ANCHORAGE, Alaska – A stripper-turned-soccer mom accused of borrowing from a movie plot to kill her fiance for money was convicted Monday of first-degree murder.
Mechele Linehan, 35, had been charged with conspiring with another man she hoped to marry to kill Kent Leppink, who was shot three times in 1996 on an isolated trail 90 minutes outside Anchorage.
Linehan had no visible reaction after the verdict was read. Judge Philip Volland allowed her to hug her husband, Colin Linehan, before she was led from the courtroom in handcuffs.
Linehan's other former fiance, John Carlin III, was convicted of Leppink's murder in April and will be sentenced in November.
Her sensational trial was full of tawdry details about her lifestyle and accusations about how she manipulated men she met while dancing at the Great Alaskan Bush Co. strip club in Anchorage.
Prosecutors had little direct evidence but tried to prove that Linehan was in on planning Leppink's murder to cash in on a $1 million insurance policy, not realizing Leppink had removed her as the beneficiary just days before his death.
"This person manipulated the circumstances with her guile and deception," prosecutor Pat Gullufsen had told the Superior Court jury. "All she needed was someone to kill him."
Kevin Fitzgerald, Linehan's attorney, said that much of the evidence presented by prosecutors was designed to do "nothing but smear Mrs. Linehan."
"Conjecture, speculation, suspicion, innuendo, even gossip. This is the package the state has presented to you," Fitzgerald had told the jury. "The package is empty.
"Prosecutors had claimed Linehan — then known as Mechele Hughes — was following the plot of the 1994 movie "The Last Seduction," in which a femme fatale coaxes her lover into killing her husband.
A former stripper, Lora Aspiotis, testified that she watched the movie with Linehan and that Linehan admired the tough-talking lead character, played by Linda Fiorentino.
"She told me that the character was her heroine and that she wanted to be just like her," Aspiotis said.
Leppink's body was found by utility workers on the ground near a lonely trail in Hope. He had been shot three times with a .44 Magnum. Prosecutors say Linehan and Carlin lured him to the desolate mining community by fabricating a series of e-mails that Leppink found saying Linehan was holed up in a cabin. The cabin didn't exist.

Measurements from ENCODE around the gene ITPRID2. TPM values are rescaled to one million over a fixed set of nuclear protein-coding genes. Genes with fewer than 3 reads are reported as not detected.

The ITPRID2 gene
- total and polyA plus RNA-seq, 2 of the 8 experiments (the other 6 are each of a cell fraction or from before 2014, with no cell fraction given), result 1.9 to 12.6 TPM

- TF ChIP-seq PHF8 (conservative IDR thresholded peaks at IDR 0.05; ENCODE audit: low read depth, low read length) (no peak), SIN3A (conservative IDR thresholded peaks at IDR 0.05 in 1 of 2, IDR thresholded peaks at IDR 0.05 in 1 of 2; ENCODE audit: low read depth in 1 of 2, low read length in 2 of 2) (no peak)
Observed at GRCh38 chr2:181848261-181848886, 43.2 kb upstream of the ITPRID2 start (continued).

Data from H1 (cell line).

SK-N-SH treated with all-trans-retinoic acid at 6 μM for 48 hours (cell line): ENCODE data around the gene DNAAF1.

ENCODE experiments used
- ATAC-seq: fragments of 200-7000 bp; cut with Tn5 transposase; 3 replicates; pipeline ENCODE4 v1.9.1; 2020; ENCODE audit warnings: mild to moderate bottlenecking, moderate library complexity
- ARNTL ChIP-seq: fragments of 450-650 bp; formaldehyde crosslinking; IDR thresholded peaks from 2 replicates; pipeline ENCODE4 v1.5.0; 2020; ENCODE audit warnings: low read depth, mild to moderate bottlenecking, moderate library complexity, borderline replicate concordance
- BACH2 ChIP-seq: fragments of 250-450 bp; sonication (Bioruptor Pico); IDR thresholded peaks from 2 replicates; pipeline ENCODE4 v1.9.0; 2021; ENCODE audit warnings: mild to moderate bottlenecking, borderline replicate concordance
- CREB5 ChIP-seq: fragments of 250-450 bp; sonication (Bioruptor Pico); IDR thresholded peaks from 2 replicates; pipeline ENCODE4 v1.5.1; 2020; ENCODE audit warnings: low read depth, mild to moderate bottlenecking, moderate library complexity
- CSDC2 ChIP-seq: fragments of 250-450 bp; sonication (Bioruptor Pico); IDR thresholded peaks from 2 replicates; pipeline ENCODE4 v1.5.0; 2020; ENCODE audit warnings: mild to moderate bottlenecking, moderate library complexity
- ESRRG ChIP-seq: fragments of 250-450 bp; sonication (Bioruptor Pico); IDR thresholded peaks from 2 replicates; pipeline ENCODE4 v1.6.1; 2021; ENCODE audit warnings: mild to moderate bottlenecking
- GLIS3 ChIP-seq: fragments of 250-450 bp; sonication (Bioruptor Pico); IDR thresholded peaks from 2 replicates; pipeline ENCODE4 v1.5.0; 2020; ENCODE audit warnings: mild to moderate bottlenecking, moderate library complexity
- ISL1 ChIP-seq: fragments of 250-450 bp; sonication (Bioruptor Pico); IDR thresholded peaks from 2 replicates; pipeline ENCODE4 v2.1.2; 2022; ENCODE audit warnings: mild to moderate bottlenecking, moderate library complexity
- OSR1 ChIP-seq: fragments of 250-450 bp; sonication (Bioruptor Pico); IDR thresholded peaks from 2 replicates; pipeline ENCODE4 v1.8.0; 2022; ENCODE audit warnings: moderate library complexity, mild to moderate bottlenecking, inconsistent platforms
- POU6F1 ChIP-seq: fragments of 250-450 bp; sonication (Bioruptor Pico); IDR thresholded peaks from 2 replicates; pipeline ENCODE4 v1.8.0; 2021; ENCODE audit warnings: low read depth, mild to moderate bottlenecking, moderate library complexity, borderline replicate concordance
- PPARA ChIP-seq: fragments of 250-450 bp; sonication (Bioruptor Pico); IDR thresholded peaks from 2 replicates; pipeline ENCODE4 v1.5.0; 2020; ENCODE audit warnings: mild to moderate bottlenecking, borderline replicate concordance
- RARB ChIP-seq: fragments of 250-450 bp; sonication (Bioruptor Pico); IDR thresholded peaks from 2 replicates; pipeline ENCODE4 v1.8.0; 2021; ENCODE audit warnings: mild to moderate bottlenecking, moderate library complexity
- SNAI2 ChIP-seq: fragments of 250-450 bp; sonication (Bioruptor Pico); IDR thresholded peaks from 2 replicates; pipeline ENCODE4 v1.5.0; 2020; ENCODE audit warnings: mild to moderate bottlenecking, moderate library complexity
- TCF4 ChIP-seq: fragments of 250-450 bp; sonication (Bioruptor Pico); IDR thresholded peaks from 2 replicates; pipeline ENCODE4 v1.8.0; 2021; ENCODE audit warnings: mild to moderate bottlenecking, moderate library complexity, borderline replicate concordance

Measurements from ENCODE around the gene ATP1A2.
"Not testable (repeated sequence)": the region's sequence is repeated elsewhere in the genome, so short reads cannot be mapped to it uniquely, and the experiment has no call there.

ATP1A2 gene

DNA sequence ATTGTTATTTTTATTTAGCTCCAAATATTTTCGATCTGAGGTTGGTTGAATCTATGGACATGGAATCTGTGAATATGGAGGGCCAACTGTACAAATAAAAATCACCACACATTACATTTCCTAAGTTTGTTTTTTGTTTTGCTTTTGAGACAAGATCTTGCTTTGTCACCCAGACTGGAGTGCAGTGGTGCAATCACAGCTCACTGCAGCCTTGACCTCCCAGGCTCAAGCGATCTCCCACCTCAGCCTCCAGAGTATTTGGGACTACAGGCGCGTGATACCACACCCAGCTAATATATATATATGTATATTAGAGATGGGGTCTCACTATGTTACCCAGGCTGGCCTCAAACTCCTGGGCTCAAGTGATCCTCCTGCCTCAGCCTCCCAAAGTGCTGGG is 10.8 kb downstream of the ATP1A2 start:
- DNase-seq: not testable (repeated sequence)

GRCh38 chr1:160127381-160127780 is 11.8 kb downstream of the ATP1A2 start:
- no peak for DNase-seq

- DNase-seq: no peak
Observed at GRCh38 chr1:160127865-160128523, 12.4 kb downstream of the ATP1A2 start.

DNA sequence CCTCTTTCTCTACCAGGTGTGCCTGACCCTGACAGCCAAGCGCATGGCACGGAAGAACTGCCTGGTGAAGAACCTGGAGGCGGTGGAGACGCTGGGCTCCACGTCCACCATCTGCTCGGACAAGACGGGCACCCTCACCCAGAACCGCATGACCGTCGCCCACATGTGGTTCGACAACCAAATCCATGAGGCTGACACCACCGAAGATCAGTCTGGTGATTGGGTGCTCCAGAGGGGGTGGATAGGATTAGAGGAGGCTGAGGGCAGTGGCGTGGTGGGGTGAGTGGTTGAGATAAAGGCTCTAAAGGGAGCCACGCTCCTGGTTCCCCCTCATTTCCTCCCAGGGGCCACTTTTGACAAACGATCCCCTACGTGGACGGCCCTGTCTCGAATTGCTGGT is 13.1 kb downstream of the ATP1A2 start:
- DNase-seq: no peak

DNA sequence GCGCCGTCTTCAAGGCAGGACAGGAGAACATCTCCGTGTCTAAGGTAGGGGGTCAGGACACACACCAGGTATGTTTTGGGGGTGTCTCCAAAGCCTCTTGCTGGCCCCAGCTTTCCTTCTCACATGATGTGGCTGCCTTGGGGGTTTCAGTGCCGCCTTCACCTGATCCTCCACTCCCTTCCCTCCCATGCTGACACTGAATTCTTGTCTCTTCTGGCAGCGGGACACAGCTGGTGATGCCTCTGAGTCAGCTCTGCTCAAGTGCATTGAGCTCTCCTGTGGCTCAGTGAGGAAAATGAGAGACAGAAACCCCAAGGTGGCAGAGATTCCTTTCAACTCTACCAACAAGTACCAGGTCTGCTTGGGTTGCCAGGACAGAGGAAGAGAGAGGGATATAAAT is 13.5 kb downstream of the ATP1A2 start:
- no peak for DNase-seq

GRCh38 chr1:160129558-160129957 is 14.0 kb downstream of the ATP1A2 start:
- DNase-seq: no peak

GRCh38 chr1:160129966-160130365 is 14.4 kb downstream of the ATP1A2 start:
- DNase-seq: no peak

According to prosecutors, Linehan wanted the proceeds from Leppink's life insurance policy. But what she didn't know was that Leppink suspected evil afoot and made his parents the beneficiaries days before he was murdered.
He sent a letter to his parents to be opened if something "fishy" happened to him. "Since you're reading this, you assume that I'm dead," he wrote, and then named Linehan, Carlin and another man who hoped to marry Linehan as possible suspects.
"Make sure she is prosecuted," he wrote.
Still, prosecutors did not have the evidence to make an arrest at the time. Linehan left stripping and over the next decade married a doctor, got a psychology degree from St. Martin's University, had a daughter and worked for a time as an administrative assistant at the Washington State Executive Ethics Board, which guards against ethical misconduct by state employees. She was living in Olympia, Wash., when she was arrested.
The Alaska state troopers' cold-case unit caught a break in 2005 when officials interviewed Carlin's son, who was underage in 1996 and wasn't allowed by his father to be interviewed. As an adult, he gave investigators enough damning testimony to bring charges against his father and Linehan last year.
He told them that he saw his father using bleach to wash out a handgun in a bathroom sink and that Linehan watched.
Linehan's sentencing was set for January.